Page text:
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Body-Worn Cameras in Law Enforcement Agencies, 2016

NCJ Number
Date Published
November 2018
20 pages
Publication Series
This report by the U.S. Justice Department's Bureau of Justice Statistics (BJS) presents data for 2016 on the number of general-purpose U.S. law enforcement agencies that had acquired body-worn cameras (BWCs), the main reasons for their acquisition, the status of their deployment, the existence of a formal BWC policy, access to tape footage by the officer who made the recording, and the primary reason why agencies without BWCs had not purchased them.

Presents data on body-worn camera (BWCs) use and non-use in general-purpose law enforcement agencies for 2016. Data from agencies with BWCs include number acquired, deployment, policy coverage, access to footage, and obstacles to use. For agencies without BWCs, data include alternate types of recording devices, primary reasons for not obtaining BWCs, and consideration of BWCs in the next 12 months.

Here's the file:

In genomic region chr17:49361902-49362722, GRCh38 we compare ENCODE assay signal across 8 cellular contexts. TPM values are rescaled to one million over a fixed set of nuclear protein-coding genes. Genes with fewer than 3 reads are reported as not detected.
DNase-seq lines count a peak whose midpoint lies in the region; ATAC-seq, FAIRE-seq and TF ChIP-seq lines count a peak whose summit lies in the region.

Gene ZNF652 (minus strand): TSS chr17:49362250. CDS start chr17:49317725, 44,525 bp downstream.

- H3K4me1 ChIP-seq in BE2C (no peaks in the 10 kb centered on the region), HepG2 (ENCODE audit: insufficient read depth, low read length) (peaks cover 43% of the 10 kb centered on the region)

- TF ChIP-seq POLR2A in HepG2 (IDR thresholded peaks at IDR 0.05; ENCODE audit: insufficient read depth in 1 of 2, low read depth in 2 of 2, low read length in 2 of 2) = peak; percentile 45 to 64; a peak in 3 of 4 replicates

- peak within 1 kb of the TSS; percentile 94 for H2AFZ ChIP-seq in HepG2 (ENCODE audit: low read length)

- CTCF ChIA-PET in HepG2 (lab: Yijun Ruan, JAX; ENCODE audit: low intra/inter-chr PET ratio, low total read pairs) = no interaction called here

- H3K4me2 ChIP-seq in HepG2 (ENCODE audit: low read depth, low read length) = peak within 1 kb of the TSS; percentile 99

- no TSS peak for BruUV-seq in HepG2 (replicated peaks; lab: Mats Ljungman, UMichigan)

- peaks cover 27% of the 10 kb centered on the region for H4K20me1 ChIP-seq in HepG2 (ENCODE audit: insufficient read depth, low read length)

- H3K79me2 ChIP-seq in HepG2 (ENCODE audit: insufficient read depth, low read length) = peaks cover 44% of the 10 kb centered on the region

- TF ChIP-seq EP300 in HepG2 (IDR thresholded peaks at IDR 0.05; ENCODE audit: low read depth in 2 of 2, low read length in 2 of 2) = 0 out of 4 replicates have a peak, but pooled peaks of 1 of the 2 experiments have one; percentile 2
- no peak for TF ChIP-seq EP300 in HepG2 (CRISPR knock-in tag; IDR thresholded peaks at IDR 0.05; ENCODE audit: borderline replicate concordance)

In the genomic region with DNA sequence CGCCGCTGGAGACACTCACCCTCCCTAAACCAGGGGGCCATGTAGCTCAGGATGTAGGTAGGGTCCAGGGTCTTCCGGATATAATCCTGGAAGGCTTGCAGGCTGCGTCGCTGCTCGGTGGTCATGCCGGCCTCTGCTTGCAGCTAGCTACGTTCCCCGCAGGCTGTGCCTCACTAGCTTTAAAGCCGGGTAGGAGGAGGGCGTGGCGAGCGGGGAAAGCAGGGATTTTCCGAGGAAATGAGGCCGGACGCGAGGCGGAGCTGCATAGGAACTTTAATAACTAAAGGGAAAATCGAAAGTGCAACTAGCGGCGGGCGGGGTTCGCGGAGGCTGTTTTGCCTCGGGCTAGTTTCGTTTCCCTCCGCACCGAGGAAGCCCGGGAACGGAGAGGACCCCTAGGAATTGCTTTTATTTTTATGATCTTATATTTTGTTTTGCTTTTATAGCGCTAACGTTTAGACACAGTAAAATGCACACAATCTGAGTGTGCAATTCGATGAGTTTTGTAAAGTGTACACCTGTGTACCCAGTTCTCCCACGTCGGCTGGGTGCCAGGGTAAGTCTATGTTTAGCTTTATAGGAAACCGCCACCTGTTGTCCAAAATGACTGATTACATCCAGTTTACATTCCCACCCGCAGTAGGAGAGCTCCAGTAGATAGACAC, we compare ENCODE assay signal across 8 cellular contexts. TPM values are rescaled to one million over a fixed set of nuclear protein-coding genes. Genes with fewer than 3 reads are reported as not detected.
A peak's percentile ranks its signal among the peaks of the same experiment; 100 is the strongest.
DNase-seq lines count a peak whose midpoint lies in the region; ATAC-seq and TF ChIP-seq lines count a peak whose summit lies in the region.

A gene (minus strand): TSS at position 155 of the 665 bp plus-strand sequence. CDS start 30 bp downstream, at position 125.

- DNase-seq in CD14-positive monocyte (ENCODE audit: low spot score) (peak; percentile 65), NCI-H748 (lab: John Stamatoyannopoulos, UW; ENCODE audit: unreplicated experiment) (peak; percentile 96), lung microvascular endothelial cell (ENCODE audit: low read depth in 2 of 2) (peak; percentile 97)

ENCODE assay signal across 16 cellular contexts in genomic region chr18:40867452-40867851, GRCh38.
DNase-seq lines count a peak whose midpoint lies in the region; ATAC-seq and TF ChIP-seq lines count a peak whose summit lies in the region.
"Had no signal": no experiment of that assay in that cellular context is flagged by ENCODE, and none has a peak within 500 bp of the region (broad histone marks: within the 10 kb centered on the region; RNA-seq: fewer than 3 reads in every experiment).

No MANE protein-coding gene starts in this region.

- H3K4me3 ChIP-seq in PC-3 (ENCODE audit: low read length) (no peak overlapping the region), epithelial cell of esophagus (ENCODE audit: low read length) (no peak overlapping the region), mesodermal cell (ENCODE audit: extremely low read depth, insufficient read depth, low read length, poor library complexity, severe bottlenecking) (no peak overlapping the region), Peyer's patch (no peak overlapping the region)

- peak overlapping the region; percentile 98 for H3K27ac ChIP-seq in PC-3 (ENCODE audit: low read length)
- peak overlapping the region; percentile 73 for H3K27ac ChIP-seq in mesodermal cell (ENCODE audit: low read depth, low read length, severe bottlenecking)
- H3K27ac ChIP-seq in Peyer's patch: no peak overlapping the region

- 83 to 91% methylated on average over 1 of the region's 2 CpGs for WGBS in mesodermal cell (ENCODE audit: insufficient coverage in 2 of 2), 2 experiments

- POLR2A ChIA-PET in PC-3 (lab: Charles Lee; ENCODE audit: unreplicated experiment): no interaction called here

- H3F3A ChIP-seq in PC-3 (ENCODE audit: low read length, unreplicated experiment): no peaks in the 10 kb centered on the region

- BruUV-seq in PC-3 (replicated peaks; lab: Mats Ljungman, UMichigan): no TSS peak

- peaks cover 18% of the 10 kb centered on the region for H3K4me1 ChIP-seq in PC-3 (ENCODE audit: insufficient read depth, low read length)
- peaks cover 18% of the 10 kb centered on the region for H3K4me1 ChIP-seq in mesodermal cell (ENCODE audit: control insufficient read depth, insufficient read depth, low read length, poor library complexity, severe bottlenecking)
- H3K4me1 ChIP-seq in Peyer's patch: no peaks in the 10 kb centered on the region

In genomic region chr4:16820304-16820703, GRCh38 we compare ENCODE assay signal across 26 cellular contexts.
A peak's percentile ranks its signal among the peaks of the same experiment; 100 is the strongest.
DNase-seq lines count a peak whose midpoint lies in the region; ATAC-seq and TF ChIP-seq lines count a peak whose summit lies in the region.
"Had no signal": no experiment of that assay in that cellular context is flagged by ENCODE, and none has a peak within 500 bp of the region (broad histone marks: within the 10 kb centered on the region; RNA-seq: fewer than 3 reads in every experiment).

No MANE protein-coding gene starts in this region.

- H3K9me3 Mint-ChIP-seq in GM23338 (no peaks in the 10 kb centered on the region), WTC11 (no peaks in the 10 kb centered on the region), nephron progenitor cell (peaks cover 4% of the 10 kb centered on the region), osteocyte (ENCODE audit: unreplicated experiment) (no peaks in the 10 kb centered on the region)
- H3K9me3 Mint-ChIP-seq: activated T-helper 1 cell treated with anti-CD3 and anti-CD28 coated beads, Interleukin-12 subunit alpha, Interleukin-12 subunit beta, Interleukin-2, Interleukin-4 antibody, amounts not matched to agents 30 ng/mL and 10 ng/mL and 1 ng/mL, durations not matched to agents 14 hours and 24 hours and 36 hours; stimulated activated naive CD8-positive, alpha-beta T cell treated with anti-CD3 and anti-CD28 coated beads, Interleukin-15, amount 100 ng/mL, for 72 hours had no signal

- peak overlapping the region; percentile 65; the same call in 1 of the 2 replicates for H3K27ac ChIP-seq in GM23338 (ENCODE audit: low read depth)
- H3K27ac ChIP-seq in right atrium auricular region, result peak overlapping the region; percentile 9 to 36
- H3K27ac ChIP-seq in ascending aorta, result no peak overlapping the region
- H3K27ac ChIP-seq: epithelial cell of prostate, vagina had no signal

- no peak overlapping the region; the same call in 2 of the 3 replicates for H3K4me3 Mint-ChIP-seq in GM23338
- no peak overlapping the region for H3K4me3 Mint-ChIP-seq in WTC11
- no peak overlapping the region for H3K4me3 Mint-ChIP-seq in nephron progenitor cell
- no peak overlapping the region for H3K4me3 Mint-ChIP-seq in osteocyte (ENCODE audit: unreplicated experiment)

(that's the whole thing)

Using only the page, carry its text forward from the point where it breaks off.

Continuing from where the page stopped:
• In 2016, 47% of general-purpose law enforcement agencies in the United States had acquired body-worn cameras (BWCs).
  • The main reasons (about 80% each) that local police and sheriffs' offices had acquired BWCs were to improve officer safety, increase evidence quality, reduce civilian complaints, and reduce agency liability.
  • Among agencies that had acquired BWCs, 60% of local police departments and 49% of sheriffs' offices had fully deployed their BWCs.
  • About 86% of general-purpose law enforcement agencies that had acquired BWCs had a formal BWC policy.

Date Published: November 1, 2018